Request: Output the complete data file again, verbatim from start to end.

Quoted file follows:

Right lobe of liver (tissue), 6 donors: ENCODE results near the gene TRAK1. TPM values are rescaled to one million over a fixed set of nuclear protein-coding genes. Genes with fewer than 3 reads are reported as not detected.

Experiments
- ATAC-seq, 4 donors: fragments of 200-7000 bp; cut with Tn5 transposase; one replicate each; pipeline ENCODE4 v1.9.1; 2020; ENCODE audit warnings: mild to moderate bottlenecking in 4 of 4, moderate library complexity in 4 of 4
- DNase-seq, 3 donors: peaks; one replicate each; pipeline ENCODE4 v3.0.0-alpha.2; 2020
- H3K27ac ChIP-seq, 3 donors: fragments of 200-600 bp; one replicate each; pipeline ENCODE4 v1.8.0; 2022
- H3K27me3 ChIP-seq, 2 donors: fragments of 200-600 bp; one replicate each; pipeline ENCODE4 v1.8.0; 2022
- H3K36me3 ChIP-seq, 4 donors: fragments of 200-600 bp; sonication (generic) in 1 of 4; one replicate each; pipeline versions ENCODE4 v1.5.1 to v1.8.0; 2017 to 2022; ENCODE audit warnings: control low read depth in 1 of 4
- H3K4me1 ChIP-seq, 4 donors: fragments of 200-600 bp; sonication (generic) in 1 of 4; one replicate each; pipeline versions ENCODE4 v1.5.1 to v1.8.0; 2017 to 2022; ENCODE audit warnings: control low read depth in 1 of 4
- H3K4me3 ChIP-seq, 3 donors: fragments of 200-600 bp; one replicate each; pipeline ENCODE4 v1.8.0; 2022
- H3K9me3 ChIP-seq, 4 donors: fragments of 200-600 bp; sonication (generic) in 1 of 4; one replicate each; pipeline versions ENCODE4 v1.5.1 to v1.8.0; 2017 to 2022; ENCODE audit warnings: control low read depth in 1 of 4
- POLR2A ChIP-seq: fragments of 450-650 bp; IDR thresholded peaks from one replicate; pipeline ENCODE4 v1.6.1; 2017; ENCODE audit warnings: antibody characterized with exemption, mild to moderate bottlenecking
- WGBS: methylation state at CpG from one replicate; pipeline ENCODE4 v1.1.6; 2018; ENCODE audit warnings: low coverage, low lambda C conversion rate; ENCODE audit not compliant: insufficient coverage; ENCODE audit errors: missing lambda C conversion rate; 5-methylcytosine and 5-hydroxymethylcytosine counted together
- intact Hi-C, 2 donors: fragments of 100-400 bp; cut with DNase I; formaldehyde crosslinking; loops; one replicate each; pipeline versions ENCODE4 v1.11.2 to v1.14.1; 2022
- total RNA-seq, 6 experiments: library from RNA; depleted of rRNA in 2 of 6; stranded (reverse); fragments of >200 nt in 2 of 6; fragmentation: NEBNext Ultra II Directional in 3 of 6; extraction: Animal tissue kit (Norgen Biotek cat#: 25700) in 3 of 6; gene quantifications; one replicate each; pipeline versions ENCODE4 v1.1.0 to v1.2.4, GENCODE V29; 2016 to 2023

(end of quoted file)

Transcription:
Right lobe of liver (tissue), 6 donors: ENCODE results near the gene TRAK1. TPM values are rescaled to one million over a fixed set of nuclear protein-coding genes. Genes with fewer than 3 reads are reported as not detected.

Experiments
- ATAC-seq, 4 donors: fragments of 200-7000 bp; cut with Tn5 transposase; one replicate each; pipeline ENCODE4 v1.9.1; 2020; ENCODE audit warnings: mild to moderate bottlenecking in 4 of 4, moderate library complexity in 4 of 4
- DNase-seq, 3 donors: peaks; one replicate each; pipeline ENCODE4 v3.0.0-alpha.2; 2020
- H3K27ac ChIP-seq, 3 donors: fragments of 200-600 bp; one replicate each; pipeline ENCODE4 v1.8.0; 2022
- H3K27me3 ChIP-seq, 2 donors: fragments of 200-600 bp; one replicate each; pipeline ENCODE4 v1.8.0; 2022
- H3K36me3 ChIP-seq, 4 donors: fragments of 200-600 bp; sonication (generic) in 1 of 4; one replicate each; pipeline versions ENCODE4 v1.5.1 to v1.8.0; 2017 to 2022; ENCODE audit warnings: control low read depth in 1 of 4
- H3K4me1 ChIP-seq, 4 donors: fragments of 200-600 bp; sonication (generic) in 1 of 4; one replicate each; pipeline versions ENCODE4 v1.5.1 to v1.8.0; 2017 to 2022; ENCODE audit warnings: control low read depth in 1 of 4
- H3K4me3 ChIP-seq, 3 donors: fragments of 200-600 bp; one replicate each; pipeline ENCODE4 v1.8.0; 2022
- H3K9me3 ChIP-seq, 4 donors: fragments of 200-600 bp; sonication (generic) in 1 of 4; one replicate each; pipeline versions ENCODE4 v1.5.1 to v1.8.0; 2017 to 2022; ENCODE audit warnings: control low read depth in 1 of 4
- POLR2A ChIP-seq: fragments of 450-650 bp; IDR thresholded peaks from one replicate; pipeline ENCODE4 v1.6.1; 2017; ENCODE audit warnings: antibody characterized with exemption, mild to moderate bottlenecking
- WGBS: methylation state at CpG from one replicate; pipeline ENCODE4 v1.1.6; 2018; ENCODE audit warnings: low coverage, low lambda C conversion rate; ENCODE audit not compliant: insufficient coverage; ENCODE audit errors: missing lambda C conversion rate; 5-methylcytosine and 5-hydroxymethylcytosine counted together
- intact Hi-C, 2 donors: fragments of 100-400 bp; cut with DNase I; formaldehyde crosslinking; loops; one replicate each; pipeline versions ENCODE4 v1.11.2 to v1.14.1; 2022
- total RNA-seq, 6 experiments: library from RNA; depleted of rRNA in 2 of 6; stranded (reverse); fragments of >200 nt in 2 of 6; fragmentation: NEBNext Ultra II Directional in 3 of 6; extraction: Animal tissue kit (Norgen Biotek cat#: 25700) in 3 of 6; gene quantifications; one replicate each; pipeline versions ENCODE4 v1.1.0 to v1.2.4, GENCODE V29; 2016 to 2023